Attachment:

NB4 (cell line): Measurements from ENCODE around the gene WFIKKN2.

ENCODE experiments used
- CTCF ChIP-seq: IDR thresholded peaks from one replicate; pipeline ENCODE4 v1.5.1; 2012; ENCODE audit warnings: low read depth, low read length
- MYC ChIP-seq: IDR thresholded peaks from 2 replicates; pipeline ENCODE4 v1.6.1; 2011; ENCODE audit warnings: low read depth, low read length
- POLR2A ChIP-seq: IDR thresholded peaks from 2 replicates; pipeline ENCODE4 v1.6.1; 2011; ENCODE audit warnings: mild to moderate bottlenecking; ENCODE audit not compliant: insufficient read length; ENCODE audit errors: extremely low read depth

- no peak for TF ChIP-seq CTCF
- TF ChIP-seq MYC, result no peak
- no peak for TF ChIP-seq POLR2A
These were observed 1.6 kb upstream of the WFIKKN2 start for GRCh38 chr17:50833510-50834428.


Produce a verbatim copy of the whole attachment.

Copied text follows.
NB4 (cell line): Measurements from ENCODE around the gene WFIKKN2.

ENCODE experiments used
- CTCF ChIP-seq: IDR thresholded peaks from one replicate; pipeline ENCODE4 v1.5.1; 2012; ENCODE audit warnings: low read depth, low read length
- MYC ChIP-seq: IDR thresholded peaks from 2 replicates; pipeline ENCODE4 v1.6.1; 2011; ENCODE audit warnings: low read depth, low read length
- POLR2A ChIP-seq: IDR thresholded peaks from 2 replicates; pipeline ENCODE4 v1.6.1; 2011; ENCODE audit warnings: mild to moderate bottlenecking; ENCODE audit not compliant: insufficient read length; ENCODE audit errors: extremely low read depth

- no peak for TF ChIP-seq CTCF
- TF ChIP-seq MYC, result no peak
- no peak for TF ChIP-seq POLR2A
These were observed 1.6 kb upstream of the WFIKKN2 start for GRCh38 chr17:50833510-50834428.